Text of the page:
68 Subjunctives: Josep Quer.

69 Syntactic Haplology: Ad Neeleman and Hans van de Koot.

Index to all Volumes.

.

Volume V .

70 The Syntax of Modal Auxiliaries: Sjef Barbiers.

71 The Syntax of Quantified Phrases and Quantitative Clitics: Anna Cardinaletti and Giuliana Giusti.

72 Temporal Reference: Fabio Pianesi.

73 Topicalization in Asian Languages: Liejiong Xu.

74 Unexpected Wide-Scope Phenomena: E. G. Ruys.

75 Verb Clusters, Verb Raising, and Restructuring: Susi Wurmbrand.

76 Verb Particle Constructions: Martin Haiden.

77 Wh-in-Situ: Josef Bayer.

Consolidated References.

Index to all Volumes

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Martin Everaert is Professor of Linguistics and director of the Utrecht Institute of Linguistics OTS at Utrecht University and director of the Netherlands Graduate School in Linguistics (LOT). His books include The Unaccusativity Puzzle: Explorations of the Syntax–Lexicon Interface (co-edited with A. Alexiadou and E. Anagnostopoulou, 2004), Lexical Specification and Insertion (co-edited with P. Coopmans and J. Grimshaw, 2000), Idioms: Structural and Psychological Perspectives (co-edited with E. van der Linden, A. Schenk, and R. Schreuder, 1995), Morphology and Modularity (co-edited with M. Trommelen, A. Evers, and R. Huijbregts,1988), and The Syntax of Reflexivization (1986). He is on the editorial boards of Linguistic Inquiry and the Journal of Comparative Germanic Linguistics.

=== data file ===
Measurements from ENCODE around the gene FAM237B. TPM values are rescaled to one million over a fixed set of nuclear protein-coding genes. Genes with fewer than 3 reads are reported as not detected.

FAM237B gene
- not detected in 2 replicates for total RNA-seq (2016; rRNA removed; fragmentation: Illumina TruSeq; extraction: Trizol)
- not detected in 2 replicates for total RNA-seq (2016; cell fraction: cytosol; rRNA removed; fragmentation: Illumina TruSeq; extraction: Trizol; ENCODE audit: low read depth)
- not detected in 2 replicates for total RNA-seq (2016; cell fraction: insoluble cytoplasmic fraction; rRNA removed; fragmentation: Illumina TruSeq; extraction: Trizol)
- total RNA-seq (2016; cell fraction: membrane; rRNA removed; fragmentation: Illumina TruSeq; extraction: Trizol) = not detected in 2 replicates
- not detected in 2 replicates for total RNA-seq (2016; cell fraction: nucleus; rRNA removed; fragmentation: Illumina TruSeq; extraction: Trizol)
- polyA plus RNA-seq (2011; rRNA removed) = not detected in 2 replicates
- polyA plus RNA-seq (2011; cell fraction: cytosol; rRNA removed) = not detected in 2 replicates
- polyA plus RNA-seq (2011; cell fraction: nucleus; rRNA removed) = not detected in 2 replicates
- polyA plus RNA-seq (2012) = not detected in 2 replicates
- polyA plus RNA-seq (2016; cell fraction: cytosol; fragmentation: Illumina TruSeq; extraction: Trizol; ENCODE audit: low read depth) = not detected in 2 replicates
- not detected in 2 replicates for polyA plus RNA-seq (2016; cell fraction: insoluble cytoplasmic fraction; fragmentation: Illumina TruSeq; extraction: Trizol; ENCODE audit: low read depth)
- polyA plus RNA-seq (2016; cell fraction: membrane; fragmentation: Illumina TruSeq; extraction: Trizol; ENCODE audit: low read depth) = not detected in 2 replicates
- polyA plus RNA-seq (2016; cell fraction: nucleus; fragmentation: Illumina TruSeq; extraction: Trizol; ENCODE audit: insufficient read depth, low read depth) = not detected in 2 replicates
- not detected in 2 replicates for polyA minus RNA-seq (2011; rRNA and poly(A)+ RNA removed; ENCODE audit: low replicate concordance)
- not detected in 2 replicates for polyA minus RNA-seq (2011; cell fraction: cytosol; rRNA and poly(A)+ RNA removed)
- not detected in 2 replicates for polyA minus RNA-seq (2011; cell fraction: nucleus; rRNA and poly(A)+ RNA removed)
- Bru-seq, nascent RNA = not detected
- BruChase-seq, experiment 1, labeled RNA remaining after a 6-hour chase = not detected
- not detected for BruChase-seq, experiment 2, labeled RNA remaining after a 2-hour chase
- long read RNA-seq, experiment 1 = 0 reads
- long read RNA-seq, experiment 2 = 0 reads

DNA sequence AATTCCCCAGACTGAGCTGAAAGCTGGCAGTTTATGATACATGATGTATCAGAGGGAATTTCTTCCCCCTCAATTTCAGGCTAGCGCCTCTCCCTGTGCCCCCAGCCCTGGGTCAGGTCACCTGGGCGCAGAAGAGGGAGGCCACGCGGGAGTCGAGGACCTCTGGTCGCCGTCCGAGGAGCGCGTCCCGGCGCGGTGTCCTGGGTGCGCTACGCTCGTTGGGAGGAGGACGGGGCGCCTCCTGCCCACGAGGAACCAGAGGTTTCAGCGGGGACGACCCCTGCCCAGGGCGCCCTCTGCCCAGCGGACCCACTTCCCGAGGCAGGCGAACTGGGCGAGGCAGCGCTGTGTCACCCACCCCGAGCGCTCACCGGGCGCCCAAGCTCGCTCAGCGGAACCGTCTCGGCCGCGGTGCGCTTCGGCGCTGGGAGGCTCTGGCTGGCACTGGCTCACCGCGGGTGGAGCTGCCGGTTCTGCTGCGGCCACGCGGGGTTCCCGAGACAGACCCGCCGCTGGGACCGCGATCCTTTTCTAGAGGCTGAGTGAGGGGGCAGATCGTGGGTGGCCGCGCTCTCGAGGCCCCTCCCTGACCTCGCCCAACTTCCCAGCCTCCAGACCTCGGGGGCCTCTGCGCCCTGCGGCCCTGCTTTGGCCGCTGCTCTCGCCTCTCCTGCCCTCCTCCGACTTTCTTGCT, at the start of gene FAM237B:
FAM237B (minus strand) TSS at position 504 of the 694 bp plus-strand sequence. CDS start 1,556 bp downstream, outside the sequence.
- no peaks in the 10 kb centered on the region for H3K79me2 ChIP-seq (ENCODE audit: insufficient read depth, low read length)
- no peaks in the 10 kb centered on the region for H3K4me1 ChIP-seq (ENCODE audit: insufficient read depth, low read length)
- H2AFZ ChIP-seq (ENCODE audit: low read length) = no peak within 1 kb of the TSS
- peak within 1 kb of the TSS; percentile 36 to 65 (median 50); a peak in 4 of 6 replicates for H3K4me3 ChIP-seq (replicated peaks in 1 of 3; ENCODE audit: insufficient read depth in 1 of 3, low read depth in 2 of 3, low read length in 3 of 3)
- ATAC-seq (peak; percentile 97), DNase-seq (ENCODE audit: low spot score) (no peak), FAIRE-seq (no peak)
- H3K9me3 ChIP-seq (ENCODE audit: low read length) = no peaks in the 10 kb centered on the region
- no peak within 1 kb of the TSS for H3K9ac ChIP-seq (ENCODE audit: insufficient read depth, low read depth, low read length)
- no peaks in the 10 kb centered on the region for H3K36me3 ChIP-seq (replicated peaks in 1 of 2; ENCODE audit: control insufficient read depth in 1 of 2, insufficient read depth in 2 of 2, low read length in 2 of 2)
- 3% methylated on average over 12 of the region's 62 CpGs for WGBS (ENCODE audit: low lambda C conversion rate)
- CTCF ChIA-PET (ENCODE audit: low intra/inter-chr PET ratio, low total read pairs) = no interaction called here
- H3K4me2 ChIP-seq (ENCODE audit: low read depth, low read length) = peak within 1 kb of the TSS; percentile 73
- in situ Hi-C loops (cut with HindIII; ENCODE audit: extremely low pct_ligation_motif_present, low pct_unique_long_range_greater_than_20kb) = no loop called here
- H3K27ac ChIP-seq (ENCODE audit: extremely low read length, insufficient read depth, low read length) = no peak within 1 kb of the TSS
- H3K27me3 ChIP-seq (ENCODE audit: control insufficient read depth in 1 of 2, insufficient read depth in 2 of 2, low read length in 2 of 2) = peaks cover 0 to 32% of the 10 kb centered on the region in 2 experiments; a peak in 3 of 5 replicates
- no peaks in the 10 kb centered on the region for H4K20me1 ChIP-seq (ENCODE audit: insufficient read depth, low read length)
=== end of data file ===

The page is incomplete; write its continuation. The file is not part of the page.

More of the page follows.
Henk van Riemsdijk is Professor of Linguistics in the Department of Language and Literature, Tilburg University. His books include Triggers (co-edited with A. Breitbarth, 2004), Semi-Lexical Categories: The Content of Function Words and the Function of Content Words (co-edited with N. Corver, 2001), Rightward Movement (co-edited with D. Beermann and D. LeBlanc, 1997), Materials on Left Dislocation (co-edited with E. Anagnostopoulou and F. Zwarts, 1997), Studies on Scrambling (co-edited with N. Corver, 1994), and Introduction to the Theory of Grammar (with E. Williams, 1986). He is co-editor of the Journal of Comparative Germanic Linguistics and is a consulting editor for the Linguistic Review.